Naturally, the joy experienced by the people on the occasion of the manifestation of the Three Persons of the Holy Trinity (the voice of the Father heard from the heavens, the Son being baptized in the River Jordan, and the descent of the Holy Spirit in the form of a dove), the circumscription of the divine, and the sanctification of creation cannot be contained indoors. Following the services faithful flock to the seashores and ports to witness the blessing of the waters and dive into the seas to retrieve the Holy Cross. Priests go from home to home, blessing the residents, while in the villages the plants, wells, cisterns, and animals are also blessed to mark the appearance of Christ, “the unapproachable Light, who came and shone forth.”
Throughout the Dodekaimeron, music fills the air, with the masterpieces of ecclesiastical hymnography followed by traditional carols, which vary regionally and include cleverly crafted wishes for health, happiness, and prosperity. In the midst of the two feast days of our Lord stands the feast of St. Basil the Great. In the traditional carols, St. Basil is depicted as a young boy, who responding to the question of whence he came and where he is heading, replies “I am coming from my mother’s and going to school. I am going to learn to write and say my alphabet.”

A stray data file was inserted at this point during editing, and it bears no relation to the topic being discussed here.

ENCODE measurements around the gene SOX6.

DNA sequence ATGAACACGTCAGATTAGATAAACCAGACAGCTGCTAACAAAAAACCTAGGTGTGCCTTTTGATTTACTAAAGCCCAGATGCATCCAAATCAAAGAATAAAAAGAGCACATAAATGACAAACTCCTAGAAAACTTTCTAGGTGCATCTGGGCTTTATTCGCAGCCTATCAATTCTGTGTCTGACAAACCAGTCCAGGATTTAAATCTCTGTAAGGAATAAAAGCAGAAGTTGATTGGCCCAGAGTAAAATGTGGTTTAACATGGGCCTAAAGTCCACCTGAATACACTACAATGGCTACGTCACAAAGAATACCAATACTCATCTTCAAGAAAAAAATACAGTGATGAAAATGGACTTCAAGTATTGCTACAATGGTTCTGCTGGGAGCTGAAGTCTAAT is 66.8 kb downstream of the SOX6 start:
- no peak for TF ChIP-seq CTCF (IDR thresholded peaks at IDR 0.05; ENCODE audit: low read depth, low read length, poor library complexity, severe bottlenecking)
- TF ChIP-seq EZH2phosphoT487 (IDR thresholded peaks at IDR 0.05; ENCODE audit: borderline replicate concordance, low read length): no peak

As Papadiamantis points out, “the Greek people’s innate love of knowledge, which survived in the midst of so many persecutions and sorrows, used this purely Hellenic Saint’s reputation for learnedness as an exhortation to young people to study and learn. And so, many centuries later, this great luminary of Caesarea is present as if writing a second ‘Address to Young Men.’”
Certain church leaders would do well to read this last paragraph especially, after closing down yet another Greek school in 2016… But overlooking the few Grinches and goblins that must invariably try and foil every collective undertaking, feasts represent perhaps the most genuine opportunity to share in an empirical mode of existence that organically connects us to millennia of history. And the freedom and joy of transcending time and space – the underlying meaning of feasts, after all – is certainly cause for great celebration